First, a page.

“Hard to say, hard to understand, hard to live”: possible associations between neurologic language impairments and suicide risk

Costanza, Alessandra ORCID logoORCID: https://orcid.org/0000-0001-6387-6462, Amerio, Andrea ORCID logoORCID: https://orcid.org/0000-0002-3439-340X, Aguglia, Andrea ORCID logoORCID: https://orcid.org/0000-0002-2003-2101, Magnani, Luca, Serafini, Gianluca ORCID logoORCID: https://orcid.org/0000-0002-6631-856X, Amore, Mario, Merli, Roberto, Ambrosetti, Julia, Bondolfi, Guido ORCID logoORCID: https://orcid.org/0000-0002-4352-5531, Marzano, Lisa ORCID logoORCID: https://orcid.org/0000-0001-9735-3512 and Berardelli, Isabella ORCID logoORCID: https://orcid.org/0000-0003-0602-871X (2021) “Hard to say, hard to understand, hard to live”: possible associations between neurologic language impairments and suicide risk. Brain Sciences, 11 (12) , e1594. pp. 1-13. ISSN 2076-3425 [Article] (doi:10.3390/brainsci11121594)

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In clinical practice, patients with language impairments often exhibit suicidal ideation (SI) and suicidal behavior (SB, covering the entire range from suicide attempts, SA, to completed suicides). However, only few studies exist regarding this subject. We conducted a mini-review on the possible associations between neurologic language impairment (on the motor, comprehension, and semantic sides) and SI/SB. Based on the literature review, we hypothesized that language impairments exacerbate psychiatric comorbidities, which, in turn, aggravate language impairments. Patients trapped in this vicious cycle can develop SI/SB. The so-called “affective prosody” provides some relevant insights concerning the interaction between the different language levels and the world of emotions. This hypothesis is illustrated in a clinical case that we reported, consisting of the case of a 74-year old woman who was admitted to a psychiatric emergency department (ED) after a failed SA. Having suffered an ischemic stroke two years earlier, she suffered from incomplete Broca’s aphasia and dysprosody. She also presented with generalized anxiety and depressive symptoms. We observed that her language impairments were both aggravated by the exacerbations of her anxiety and depressive symptoms. In this patient, who had deficits on the motor side, these exacerbations were triggered by her inability to express herself, her emotional status, and suffering. SI was fluctuant, and—one year after the SA—she completed suicide. Further studies are needed to ascertain possible reciprocal and interacting associations between language impairments, psychiatric comorbidities, and SI/SB. They could enable clinicians to better understand their patient’s specific suffering, as brought on by language impairment, and contribute to the refining of suicide risk detection in this sub-group of affected patients.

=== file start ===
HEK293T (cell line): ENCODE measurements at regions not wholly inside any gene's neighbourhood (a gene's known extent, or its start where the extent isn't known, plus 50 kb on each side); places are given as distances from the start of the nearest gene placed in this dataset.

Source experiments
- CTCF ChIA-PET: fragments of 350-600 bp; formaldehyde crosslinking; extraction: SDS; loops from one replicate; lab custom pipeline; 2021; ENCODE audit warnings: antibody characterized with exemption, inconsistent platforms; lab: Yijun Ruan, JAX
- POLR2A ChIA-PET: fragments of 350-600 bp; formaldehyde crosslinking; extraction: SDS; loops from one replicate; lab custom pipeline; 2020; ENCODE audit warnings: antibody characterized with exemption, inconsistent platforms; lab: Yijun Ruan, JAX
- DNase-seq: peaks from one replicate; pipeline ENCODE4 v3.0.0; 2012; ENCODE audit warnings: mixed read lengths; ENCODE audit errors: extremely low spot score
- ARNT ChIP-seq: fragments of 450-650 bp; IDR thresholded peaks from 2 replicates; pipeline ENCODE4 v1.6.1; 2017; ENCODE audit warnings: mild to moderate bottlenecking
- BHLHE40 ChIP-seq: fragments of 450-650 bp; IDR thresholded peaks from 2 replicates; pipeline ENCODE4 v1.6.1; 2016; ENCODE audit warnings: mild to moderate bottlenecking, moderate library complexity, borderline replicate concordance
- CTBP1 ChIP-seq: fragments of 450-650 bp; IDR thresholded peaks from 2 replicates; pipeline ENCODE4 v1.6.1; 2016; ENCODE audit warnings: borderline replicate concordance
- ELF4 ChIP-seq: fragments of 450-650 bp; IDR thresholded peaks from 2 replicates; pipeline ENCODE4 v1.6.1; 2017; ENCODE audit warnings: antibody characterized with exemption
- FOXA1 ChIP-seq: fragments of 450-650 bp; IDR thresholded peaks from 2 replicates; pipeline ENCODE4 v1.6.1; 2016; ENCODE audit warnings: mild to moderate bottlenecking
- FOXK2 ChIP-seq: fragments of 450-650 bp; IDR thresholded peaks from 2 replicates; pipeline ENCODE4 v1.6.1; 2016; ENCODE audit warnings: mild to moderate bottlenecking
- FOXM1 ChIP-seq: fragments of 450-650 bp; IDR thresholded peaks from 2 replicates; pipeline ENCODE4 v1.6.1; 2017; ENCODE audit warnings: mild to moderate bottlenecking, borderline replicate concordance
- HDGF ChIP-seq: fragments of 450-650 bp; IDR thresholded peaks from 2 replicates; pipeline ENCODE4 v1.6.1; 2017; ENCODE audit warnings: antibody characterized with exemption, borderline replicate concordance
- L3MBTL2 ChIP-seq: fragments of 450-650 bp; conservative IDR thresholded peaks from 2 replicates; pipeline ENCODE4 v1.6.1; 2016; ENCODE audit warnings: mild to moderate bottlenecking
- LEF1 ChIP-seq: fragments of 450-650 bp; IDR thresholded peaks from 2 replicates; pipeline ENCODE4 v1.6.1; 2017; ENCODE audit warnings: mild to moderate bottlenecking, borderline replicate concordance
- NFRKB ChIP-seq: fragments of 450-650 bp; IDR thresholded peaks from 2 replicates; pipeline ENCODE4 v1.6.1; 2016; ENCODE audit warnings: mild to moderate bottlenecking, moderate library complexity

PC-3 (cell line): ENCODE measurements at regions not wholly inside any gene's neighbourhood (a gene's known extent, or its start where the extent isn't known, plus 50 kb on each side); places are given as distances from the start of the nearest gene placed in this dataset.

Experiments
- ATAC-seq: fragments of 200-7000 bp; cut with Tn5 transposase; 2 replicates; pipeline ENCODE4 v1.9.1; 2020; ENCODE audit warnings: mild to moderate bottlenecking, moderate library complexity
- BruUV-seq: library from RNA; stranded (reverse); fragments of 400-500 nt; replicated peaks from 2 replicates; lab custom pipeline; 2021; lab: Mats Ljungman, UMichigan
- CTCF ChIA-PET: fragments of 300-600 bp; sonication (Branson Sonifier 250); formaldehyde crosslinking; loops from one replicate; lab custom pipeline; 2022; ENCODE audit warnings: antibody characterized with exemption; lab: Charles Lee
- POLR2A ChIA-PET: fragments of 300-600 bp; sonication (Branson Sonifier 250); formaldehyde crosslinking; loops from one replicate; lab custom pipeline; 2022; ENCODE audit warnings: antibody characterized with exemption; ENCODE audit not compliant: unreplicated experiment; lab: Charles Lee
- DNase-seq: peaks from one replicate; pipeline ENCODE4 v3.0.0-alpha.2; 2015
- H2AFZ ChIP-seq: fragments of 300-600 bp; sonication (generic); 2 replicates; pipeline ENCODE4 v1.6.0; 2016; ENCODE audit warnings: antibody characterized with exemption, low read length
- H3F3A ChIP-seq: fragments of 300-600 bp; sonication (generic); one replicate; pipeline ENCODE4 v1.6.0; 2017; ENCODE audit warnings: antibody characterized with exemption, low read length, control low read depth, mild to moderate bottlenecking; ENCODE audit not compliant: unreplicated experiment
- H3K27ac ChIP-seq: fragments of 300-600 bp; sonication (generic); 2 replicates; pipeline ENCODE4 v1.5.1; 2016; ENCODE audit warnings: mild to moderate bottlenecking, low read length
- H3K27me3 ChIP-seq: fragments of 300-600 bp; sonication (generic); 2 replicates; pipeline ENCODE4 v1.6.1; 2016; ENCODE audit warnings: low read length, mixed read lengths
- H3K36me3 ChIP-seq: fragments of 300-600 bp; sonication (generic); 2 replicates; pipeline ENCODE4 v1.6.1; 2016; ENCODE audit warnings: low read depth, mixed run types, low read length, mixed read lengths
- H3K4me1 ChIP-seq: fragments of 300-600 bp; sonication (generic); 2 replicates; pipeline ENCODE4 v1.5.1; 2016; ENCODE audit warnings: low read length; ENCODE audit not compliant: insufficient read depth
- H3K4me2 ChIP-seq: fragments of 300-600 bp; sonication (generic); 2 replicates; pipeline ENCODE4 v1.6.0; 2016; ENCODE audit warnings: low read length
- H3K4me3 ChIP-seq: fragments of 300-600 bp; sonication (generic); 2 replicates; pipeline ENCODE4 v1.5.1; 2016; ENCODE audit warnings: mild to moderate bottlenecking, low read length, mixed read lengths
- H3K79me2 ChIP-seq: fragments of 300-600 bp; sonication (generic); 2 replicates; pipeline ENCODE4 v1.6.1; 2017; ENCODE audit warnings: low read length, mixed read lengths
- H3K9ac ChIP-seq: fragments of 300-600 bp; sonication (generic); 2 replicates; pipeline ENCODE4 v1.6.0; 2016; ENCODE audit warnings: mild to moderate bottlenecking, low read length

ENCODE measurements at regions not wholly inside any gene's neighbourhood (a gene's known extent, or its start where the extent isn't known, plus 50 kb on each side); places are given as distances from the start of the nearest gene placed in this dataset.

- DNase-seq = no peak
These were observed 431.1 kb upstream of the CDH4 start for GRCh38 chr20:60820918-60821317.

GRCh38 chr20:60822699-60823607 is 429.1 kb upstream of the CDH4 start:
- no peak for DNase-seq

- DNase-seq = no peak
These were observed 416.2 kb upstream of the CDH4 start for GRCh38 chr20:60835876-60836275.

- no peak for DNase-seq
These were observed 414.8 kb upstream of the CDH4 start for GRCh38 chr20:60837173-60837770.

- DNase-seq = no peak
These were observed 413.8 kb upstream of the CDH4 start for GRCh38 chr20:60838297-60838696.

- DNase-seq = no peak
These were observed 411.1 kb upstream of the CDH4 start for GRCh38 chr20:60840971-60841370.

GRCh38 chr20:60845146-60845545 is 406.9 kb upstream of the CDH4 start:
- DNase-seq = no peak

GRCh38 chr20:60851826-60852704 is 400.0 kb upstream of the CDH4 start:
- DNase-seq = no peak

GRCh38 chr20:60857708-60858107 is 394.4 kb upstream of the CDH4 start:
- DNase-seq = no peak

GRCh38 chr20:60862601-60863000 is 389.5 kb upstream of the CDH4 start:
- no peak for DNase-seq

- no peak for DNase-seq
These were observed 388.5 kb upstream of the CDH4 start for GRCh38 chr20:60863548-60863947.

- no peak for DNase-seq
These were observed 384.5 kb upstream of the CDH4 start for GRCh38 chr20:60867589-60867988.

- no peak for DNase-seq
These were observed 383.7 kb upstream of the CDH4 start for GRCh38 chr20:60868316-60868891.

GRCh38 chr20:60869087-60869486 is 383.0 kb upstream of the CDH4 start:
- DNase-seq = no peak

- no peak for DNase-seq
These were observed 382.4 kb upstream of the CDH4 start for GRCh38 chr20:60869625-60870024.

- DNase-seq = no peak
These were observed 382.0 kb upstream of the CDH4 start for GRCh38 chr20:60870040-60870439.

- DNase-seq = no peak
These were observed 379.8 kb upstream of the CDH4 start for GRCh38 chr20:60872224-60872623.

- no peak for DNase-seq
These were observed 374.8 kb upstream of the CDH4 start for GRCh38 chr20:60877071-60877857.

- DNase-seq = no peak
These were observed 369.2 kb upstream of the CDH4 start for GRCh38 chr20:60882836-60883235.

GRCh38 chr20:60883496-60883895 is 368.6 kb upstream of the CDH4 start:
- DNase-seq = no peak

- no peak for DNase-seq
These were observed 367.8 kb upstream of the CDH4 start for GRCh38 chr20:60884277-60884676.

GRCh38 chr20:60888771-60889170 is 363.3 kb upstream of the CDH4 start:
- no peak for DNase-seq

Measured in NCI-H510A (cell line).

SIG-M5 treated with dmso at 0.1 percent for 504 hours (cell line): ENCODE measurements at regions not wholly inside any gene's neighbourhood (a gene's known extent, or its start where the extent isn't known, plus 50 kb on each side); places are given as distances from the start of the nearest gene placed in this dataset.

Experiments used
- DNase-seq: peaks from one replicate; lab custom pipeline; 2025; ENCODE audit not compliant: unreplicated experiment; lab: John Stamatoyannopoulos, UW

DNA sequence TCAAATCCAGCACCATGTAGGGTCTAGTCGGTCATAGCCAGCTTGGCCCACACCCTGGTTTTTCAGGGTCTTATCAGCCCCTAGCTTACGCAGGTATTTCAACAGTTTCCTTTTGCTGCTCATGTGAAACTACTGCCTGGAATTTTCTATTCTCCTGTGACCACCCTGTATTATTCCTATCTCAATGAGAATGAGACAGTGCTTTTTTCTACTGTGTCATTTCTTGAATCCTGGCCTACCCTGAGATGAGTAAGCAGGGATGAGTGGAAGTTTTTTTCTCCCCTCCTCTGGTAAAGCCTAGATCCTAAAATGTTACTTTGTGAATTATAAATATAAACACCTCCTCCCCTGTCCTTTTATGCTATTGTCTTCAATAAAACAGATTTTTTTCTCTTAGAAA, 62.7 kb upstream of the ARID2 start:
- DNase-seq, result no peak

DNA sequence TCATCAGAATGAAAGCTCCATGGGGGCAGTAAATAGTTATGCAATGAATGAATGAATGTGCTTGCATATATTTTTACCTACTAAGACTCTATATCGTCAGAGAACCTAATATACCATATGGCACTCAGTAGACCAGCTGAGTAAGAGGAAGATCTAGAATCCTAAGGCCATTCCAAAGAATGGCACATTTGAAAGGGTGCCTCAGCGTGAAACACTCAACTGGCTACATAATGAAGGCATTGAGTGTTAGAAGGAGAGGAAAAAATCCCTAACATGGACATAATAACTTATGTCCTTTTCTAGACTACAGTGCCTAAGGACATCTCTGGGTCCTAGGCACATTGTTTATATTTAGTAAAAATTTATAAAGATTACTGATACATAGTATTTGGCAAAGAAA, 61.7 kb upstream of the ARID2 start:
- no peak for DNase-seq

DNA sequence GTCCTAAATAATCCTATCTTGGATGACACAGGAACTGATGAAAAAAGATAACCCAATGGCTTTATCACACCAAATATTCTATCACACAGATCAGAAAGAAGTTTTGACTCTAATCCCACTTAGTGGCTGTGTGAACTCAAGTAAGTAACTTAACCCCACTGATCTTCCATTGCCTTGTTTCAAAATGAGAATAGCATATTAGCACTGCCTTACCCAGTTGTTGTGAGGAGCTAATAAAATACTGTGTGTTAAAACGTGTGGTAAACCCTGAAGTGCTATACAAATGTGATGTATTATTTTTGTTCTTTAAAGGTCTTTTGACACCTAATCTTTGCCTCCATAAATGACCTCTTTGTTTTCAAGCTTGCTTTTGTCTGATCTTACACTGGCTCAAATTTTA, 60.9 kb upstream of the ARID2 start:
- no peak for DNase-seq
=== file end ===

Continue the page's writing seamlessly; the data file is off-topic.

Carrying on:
Item Type: Article
Additional Information: This article belongs to the Special Issue Expecting the Unexpected: Novel, Paradoxical and Surprising Findings in Neurobiology of Language
Keywords (uncontrolled): suicide, suicidal behavior, suicidal ideation, suicide attempt, language, aphasia, verbal fluency, dysprosody, emotional speech, semantic dementia
Research Areas: A. > School of Science and Technology > Psychology
Item ID: 34243
Notes on copyright: Copyright: © 2021 by the authors. Licensee MDPI, Basel, Switzerland.
This article is an open access article distributed under the terms and conditions of the Creative Commons Attribution (CC BY) license (http://creativecommons.org/licenses/by/4.0/).
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Depositing User: Jisc Publications Router
Date Deposited: 06 Dec 2021 10:41
Last Modified: 07 Jan 2022 09:07
URI: https://eprints.mdx.ac.uk/id/eprint/34243

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